Athletes' use of reputation and gender information when forming initial expectancies of coaches

A. Manley, I. Greenlees, Matthew J. Smith, Richard Thelwell

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The study aimed to investigate the impact of coach reputation and gender on athletes’ expectancies of coaching competency. Male and female athletes (n = 304) viewed a coach profile (i.e. photograph and brief description of the target coach) before being asked to rate their expectancies of the coach’s competency. Gender and reputation (i.e. successful vs. unsuccessful) of the target coach were manipulated. Multivariate and follow-up univariate analyses of variance revealed that successful coaches were rated as significantly more competent than unsuccessful coaches, while the female target coach was rated as significantly less competent than the male target coach on some competency dimensions. Athletes also reported that reputation influenced their expectancies more than gender. These findings indicate that athletes’ expectancies of coaching competency are influenced by the coach’s reputation and gender, although this impact appears to be more pronounced for reputation. Such results have implications for the development of effective coach-athlete relationships.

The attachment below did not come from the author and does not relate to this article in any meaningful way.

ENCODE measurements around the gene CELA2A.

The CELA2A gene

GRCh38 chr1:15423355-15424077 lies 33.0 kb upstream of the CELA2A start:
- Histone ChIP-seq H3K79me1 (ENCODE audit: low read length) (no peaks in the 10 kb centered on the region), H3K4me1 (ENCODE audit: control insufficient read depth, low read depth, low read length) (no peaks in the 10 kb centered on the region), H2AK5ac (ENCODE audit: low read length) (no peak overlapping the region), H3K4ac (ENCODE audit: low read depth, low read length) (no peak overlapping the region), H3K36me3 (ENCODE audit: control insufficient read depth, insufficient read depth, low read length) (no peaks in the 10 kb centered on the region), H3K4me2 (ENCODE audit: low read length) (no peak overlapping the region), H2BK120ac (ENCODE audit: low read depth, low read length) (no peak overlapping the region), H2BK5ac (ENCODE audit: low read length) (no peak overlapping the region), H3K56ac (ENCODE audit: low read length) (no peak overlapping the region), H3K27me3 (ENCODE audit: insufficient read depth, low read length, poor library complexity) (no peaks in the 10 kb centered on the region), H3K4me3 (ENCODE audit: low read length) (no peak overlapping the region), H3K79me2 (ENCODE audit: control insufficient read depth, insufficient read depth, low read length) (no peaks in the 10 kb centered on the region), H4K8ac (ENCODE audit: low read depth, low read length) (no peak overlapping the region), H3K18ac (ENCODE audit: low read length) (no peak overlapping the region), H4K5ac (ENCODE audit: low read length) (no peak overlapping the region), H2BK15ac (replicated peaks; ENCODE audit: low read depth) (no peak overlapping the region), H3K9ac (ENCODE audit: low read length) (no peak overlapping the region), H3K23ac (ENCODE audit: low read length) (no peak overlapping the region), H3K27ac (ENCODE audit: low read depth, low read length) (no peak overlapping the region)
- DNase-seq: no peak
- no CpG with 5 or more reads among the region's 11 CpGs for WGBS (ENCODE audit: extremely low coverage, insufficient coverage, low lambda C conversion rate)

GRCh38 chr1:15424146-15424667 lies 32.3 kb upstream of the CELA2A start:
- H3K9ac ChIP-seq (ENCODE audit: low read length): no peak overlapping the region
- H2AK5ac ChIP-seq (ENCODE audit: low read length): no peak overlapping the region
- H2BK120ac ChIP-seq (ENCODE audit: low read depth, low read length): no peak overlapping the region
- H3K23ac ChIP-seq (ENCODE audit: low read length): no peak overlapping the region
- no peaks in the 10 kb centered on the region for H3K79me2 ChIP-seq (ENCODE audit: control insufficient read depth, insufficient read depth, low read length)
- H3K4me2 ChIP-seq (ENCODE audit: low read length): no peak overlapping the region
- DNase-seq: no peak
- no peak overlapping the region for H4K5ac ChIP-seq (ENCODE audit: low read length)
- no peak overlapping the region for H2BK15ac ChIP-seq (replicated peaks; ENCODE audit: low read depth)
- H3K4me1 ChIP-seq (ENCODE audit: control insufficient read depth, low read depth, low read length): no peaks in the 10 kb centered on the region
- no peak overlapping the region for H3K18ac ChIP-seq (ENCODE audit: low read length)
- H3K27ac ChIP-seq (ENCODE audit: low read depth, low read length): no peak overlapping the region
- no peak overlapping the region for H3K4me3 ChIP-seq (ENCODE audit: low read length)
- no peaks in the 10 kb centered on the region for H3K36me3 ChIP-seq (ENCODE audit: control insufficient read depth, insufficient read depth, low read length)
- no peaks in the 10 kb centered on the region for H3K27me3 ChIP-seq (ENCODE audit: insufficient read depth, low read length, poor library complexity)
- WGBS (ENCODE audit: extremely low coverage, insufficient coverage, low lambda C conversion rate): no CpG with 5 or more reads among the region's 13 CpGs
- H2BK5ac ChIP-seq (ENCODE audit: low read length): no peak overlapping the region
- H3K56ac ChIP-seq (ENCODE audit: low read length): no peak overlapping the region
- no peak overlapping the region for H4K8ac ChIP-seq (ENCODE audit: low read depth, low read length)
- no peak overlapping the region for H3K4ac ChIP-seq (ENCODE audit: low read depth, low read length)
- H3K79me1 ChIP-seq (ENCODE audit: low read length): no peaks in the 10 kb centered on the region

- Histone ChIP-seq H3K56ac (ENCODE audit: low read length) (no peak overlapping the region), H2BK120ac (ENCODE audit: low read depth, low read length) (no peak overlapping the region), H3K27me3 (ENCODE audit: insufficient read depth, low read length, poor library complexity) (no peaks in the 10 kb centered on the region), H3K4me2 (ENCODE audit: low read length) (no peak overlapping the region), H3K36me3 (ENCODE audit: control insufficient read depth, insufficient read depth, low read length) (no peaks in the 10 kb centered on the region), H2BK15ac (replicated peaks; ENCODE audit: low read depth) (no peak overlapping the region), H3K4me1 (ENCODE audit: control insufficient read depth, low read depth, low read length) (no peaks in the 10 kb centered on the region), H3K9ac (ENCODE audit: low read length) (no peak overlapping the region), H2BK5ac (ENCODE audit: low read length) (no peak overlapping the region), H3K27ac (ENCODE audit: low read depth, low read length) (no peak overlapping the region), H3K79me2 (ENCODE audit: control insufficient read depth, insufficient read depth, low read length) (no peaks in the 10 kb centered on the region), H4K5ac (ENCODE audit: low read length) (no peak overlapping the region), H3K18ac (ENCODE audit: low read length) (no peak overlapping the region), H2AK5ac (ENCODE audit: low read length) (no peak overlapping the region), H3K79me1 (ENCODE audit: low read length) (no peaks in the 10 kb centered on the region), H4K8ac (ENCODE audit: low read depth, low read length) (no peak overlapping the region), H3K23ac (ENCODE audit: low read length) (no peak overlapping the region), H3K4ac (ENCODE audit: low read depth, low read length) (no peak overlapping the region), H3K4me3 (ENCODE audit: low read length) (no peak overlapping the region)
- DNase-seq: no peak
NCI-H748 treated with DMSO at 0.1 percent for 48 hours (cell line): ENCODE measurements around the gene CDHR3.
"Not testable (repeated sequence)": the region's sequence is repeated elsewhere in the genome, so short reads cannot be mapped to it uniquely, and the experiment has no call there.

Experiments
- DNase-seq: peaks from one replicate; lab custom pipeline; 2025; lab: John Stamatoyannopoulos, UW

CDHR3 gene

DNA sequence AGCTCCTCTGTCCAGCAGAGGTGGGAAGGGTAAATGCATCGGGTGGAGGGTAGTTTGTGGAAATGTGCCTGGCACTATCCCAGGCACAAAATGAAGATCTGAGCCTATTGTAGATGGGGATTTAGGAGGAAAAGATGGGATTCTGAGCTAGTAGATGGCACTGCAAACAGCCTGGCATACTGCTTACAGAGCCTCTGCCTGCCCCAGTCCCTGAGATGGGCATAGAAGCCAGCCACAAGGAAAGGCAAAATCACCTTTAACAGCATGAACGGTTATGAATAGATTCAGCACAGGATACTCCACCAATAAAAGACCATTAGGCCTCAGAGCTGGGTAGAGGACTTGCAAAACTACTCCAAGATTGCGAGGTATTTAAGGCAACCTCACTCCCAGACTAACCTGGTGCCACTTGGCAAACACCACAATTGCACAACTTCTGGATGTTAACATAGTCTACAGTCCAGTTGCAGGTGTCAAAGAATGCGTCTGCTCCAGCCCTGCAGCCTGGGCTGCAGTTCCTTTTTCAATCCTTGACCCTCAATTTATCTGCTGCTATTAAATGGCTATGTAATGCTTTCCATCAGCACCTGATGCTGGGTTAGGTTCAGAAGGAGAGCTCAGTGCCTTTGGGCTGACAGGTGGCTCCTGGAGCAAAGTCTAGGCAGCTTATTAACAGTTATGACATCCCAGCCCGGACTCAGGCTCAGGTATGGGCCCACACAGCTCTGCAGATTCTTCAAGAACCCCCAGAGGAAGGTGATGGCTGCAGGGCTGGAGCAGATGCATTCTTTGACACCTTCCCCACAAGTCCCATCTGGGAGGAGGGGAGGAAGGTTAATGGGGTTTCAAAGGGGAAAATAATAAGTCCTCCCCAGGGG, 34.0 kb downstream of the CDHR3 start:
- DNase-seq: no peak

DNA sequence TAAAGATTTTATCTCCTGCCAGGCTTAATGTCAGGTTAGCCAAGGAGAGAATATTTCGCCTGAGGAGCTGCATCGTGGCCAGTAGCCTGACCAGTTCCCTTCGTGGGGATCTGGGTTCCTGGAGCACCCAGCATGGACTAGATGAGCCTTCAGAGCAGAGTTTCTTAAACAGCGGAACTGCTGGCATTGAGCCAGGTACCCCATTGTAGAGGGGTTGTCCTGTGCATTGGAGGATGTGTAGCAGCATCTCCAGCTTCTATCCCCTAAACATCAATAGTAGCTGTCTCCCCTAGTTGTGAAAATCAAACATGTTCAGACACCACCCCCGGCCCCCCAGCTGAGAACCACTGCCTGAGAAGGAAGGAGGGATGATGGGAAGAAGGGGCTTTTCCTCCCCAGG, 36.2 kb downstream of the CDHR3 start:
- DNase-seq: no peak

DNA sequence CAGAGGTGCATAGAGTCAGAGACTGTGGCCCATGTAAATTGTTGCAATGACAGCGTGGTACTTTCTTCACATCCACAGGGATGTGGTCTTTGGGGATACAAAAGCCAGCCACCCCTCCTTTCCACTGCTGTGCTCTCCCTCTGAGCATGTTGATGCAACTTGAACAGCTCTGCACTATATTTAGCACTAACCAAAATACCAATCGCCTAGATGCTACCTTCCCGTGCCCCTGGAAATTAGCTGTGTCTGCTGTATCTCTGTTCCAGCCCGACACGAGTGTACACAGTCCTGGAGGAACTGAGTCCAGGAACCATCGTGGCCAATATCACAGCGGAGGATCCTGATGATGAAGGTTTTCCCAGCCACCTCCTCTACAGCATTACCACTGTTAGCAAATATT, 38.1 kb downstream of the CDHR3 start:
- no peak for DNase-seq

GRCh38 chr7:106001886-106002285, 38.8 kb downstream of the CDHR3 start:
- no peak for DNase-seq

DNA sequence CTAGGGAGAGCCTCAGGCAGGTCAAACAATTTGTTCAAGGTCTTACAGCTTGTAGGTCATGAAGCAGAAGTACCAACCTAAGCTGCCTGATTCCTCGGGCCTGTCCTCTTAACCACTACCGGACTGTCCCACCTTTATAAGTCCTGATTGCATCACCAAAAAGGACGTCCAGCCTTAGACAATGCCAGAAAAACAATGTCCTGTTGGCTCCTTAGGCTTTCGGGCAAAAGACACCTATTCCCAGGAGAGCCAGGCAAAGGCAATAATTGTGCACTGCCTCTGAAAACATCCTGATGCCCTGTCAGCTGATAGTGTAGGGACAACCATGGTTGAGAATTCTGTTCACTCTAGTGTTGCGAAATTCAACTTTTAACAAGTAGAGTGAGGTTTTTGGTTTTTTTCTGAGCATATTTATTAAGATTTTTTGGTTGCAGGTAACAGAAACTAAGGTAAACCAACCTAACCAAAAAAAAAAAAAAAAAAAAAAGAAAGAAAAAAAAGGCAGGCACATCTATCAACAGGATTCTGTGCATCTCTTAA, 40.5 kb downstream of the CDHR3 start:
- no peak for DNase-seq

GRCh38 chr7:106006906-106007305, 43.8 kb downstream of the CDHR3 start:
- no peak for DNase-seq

Original languageEnglish
Pages (from-to)517-532
Number of pages16
JournalInternational Journal of Sports Science & Coaching
Issue number4
Publication statusPublished - 2010


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